Physical activity provides a significant anabolic muscle stimulus and is a crucial component to slowing or reversing muscle atrophy.[3] It is still unknown regarding the ideal exercise "dosing." Resistance exercise has been shown to be beneficial in reducing muscle atrophy in older adults.[23][24] In patients who cannot exercise due to physical limitations such as paraplegia, functional electrical stimulation can be used to externally stimulate the muscles.[25]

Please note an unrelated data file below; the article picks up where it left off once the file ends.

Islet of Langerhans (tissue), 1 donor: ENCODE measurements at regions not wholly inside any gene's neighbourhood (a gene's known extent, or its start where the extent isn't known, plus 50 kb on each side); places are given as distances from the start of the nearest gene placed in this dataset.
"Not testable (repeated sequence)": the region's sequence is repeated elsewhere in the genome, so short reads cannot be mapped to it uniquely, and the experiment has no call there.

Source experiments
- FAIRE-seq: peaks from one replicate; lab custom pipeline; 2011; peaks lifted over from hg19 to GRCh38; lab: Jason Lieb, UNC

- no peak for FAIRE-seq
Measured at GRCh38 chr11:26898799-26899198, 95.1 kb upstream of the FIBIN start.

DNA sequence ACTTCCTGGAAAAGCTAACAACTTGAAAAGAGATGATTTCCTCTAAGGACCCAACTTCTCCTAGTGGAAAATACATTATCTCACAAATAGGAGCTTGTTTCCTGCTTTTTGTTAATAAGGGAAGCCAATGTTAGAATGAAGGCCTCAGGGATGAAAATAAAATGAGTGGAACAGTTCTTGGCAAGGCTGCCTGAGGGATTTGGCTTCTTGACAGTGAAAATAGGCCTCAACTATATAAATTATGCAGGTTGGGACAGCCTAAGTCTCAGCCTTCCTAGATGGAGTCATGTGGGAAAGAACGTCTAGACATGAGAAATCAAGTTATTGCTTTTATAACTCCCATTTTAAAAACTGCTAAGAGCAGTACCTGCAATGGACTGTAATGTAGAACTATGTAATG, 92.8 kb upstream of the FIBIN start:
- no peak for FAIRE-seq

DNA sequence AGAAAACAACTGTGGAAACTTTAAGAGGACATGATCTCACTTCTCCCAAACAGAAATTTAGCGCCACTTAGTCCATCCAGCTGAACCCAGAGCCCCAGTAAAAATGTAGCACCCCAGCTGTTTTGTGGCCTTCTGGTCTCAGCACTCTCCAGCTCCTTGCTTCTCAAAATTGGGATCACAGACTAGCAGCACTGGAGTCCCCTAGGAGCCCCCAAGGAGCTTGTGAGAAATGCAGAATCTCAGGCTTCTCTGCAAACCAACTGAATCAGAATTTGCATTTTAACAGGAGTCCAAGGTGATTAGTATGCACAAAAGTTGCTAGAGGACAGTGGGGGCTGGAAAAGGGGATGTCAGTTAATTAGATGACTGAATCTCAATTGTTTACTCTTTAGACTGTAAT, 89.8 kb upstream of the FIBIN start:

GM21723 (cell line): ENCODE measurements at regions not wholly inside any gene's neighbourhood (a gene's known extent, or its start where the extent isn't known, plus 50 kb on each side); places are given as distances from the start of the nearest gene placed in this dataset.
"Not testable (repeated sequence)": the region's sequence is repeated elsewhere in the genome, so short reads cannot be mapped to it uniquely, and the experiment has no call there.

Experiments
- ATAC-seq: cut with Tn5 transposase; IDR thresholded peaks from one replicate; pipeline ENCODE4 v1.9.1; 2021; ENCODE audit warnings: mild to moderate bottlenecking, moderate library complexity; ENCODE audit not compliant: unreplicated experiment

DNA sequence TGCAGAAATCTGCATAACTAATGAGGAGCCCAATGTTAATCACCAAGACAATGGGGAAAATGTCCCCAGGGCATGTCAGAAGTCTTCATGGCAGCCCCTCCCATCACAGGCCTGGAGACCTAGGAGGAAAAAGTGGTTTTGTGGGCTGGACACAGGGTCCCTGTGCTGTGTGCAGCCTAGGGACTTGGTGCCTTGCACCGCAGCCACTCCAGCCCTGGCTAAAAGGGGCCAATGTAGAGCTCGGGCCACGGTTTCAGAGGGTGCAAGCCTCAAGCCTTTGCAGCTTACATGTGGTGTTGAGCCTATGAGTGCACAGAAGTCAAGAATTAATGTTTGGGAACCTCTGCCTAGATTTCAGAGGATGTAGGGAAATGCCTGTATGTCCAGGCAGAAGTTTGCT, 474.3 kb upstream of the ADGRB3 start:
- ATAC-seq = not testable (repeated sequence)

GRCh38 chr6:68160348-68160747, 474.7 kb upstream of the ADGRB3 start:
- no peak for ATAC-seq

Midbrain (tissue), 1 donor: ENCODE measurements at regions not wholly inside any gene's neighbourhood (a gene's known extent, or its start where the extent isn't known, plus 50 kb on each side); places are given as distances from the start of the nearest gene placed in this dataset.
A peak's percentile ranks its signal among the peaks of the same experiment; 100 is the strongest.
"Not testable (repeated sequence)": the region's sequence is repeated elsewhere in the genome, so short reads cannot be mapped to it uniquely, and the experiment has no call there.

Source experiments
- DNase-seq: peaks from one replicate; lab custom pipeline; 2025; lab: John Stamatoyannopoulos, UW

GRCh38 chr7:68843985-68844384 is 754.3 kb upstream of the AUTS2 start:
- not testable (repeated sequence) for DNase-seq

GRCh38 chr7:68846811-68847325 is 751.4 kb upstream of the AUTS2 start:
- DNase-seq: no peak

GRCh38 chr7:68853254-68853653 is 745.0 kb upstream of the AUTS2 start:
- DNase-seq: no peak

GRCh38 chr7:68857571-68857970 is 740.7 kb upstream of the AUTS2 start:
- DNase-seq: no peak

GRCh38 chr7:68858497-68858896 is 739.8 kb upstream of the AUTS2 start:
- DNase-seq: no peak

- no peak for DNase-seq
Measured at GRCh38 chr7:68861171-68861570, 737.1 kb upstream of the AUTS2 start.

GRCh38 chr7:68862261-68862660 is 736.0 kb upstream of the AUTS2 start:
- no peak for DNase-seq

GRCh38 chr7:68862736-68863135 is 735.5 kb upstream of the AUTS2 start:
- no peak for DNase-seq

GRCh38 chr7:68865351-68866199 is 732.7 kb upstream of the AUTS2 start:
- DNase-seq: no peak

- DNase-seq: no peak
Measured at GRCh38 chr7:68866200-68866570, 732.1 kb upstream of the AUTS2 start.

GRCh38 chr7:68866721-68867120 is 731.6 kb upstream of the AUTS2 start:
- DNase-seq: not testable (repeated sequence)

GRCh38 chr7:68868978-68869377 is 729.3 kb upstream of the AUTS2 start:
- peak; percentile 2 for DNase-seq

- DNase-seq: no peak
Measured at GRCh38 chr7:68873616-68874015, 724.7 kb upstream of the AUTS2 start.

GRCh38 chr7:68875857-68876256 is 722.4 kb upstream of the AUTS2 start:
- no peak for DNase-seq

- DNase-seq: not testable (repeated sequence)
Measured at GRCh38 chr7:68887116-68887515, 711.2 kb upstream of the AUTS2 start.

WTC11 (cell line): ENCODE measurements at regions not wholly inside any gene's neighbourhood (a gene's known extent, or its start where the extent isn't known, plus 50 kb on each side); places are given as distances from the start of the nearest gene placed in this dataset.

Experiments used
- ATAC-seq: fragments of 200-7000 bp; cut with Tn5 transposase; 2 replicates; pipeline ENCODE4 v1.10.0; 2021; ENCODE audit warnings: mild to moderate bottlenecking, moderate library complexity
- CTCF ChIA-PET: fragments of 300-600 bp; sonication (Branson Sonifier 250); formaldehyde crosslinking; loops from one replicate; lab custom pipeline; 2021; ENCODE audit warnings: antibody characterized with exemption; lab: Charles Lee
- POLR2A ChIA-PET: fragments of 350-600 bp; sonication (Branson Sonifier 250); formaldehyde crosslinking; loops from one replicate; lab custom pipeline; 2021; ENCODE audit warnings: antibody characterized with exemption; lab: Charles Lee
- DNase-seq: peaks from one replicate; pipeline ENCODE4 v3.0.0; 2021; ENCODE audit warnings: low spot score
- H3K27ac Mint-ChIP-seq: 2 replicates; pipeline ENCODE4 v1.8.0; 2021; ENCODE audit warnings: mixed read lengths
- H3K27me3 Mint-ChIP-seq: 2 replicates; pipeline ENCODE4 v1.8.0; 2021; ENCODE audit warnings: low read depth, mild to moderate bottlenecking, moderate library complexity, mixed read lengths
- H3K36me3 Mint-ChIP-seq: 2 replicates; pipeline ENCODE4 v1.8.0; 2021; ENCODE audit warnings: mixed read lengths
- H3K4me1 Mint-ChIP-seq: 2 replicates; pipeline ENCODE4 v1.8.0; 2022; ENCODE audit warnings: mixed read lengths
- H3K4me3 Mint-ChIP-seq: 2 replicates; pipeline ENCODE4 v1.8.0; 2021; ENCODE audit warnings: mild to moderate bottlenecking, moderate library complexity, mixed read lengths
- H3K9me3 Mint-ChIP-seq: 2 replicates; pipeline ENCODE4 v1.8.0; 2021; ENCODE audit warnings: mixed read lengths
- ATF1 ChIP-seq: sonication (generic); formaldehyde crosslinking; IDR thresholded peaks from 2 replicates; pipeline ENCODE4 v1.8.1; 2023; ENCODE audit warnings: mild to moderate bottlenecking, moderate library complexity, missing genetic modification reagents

Adequate calories and protein is crucial to prevent muscle atrophy. Protein needs may vary dramatically depending on metabolic factors and disease state, so high-protein supplementation may be beneficial.[3] Supplementation of protein or branched-chain amino acids, especially leucine, can provide a stimulus for muscle synthesis and inhibit protein breakdown and has been studied for muscle atrophy for sarcopenia and cachexia.[3][26] β-Hydroxy β-methylbutyrate (HMB), a metabolite of leucine which is sold as a dietary supplement, has demonstrated efficacy in preventing the loss of muscle mass in several muscle wasting conditions in humans, particularly sarcopenia.[26][27][28] Based upon a meta-analysis of seven randomized controlled trials that was published in 2015, HMB supplementation has efficacy as a treatment for preserving lean muscle mass in older adults.[29] More research is needed to determine the precise effects of HMB on muscle strength and function in various populations.[29]